Arachnoiditis occurs when the arachnoid membrane that surrounds the nerve rootlets becomes inflamed and the roots “stick together.” It occurred more frequently with oil based myelograms (old school) but there are rare cases of that occur with the current water-based dyes. According to the radiologist, you have a single root inflamed which is an inflammatory mono-radiculopathy, not an arachnoiditis I assume this finding was present before your lumbar puncture and even a reason for the test in the first place. Contrast can make some individuals sick like the signs you were showing post-CT. More answers might come from the radiologist who is more familiar with this.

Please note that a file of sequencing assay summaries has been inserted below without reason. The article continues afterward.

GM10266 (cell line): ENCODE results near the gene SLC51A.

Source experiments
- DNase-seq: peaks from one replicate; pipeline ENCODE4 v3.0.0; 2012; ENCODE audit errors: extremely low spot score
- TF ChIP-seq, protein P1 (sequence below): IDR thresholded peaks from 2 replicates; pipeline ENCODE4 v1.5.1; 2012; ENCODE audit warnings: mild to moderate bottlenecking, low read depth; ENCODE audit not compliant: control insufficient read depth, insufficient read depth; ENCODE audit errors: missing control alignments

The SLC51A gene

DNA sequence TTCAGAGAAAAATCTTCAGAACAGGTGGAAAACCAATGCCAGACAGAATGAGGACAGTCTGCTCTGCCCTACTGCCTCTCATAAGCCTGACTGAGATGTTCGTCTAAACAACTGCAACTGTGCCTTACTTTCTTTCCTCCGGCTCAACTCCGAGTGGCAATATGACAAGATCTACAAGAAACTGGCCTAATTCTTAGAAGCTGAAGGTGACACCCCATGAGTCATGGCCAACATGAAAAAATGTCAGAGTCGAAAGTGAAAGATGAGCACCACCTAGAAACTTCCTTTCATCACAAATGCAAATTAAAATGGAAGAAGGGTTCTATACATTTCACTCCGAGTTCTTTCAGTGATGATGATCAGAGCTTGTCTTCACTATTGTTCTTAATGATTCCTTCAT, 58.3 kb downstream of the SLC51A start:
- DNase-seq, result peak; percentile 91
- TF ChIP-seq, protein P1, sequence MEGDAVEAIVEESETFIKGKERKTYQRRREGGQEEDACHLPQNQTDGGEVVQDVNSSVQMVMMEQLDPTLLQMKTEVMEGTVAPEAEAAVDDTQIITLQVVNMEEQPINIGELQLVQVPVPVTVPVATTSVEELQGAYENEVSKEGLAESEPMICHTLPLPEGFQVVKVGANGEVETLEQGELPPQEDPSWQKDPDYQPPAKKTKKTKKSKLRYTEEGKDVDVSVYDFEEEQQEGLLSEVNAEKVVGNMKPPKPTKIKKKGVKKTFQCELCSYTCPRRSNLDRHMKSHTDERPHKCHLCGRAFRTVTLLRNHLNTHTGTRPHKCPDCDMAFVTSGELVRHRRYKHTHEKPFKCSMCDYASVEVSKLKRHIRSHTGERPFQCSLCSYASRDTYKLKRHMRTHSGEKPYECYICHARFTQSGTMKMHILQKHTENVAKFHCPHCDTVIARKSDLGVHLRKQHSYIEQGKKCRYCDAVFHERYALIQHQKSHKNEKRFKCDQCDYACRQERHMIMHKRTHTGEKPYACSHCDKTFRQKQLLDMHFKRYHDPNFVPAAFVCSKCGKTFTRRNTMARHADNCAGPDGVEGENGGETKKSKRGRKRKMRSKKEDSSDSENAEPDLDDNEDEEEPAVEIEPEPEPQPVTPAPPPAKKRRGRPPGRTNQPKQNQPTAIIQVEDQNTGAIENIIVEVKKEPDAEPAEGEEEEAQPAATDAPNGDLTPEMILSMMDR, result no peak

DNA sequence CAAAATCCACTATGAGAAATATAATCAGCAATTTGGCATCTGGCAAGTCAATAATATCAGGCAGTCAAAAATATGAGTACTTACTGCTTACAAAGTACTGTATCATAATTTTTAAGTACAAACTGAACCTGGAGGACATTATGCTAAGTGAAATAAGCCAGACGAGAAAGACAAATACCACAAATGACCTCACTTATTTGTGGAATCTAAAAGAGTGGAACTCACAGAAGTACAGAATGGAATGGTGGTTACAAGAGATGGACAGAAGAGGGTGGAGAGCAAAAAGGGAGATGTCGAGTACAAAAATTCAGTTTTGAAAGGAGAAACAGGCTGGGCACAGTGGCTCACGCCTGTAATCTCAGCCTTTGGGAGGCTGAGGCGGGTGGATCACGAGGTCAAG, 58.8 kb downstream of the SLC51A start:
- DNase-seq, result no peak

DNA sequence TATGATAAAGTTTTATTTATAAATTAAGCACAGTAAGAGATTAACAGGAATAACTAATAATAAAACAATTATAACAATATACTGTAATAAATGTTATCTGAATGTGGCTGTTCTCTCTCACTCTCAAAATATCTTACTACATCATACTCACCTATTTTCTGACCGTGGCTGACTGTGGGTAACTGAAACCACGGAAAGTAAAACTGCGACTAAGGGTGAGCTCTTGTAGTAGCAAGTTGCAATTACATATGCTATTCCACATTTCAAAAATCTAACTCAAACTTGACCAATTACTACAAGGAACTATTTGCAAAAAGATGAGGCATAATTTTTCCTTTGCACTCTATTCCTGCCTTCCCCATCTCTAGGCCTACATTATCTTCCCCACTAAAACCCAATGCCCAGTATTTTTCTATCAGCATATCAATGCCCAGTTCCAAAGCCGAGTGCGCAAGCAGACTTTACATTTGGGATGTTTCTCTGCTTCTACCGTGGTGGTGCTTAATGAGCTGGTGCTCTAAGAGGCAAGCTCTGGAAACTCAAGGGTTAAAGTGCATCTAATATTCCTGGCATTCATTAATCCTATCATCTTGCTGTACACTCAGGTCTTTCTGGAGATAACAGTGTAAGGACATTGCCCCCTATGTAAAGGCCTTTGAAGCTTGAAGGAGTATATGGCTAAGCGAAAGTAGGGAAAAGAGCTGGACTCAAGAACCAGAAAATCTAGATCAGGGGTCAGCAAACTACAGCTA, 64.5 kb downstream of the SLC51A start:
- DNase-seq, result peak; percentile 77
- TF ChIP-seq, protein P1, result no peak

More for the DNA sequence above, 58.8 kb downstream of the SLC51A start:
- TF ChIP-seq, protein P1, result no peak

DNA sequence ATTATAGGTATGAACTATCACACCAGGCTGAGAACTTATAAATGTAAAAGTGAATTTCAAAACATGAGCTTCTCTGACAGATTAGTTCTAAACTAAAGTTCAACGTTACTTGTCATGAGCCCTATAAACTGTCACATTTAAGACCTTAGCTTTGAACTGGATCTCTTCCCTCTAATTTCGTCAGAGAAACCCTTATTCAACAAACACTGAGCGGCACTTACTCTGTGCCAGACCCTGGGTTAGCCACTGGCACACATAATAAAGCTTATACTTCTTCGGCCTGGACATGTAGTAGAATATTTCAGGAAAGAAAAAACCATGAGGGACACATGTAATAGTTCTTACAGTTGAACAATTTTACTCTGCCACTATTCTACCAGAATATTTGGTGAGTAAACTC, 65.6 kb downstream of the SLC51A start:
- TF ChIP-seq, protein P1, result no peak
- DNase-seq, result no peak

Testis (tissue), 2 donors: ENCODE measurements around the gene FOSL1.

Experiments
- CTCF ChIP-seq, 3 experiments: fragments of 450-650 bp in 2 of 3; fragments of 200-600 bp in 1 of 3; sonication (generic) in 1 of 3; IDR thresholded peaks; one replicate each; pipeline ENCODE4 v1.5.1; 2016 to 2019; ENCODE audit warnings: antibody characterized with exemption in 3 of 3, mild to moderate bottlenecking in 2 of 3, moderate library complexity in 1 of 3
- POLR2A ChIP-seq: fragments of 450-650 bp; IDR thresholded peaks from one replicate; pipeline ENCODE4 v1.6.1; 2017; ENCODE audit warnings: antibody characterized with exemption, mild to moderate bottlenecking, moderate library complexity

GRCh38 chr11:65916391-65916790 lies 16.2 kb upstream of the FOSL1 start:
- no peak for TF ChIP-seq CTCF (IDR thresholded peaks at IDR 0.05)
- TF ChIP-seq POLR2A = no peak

Donald Corenman, MD, DC is a highly-regarded spine surgeon, considered an expert in the area of neck and back pain. Trained as both a Medical Doctor and Doctor of Chiropractic, Dr. Corenman earned academic appointments as Clinical Assistant Professor and Assistant Professor of Orthopaedic Surgery at the University of Colorado Health Sciences Center, and his research on spine surgery and rehabilitation has resulted in the publication of multiple peer-reviewed articles and two books.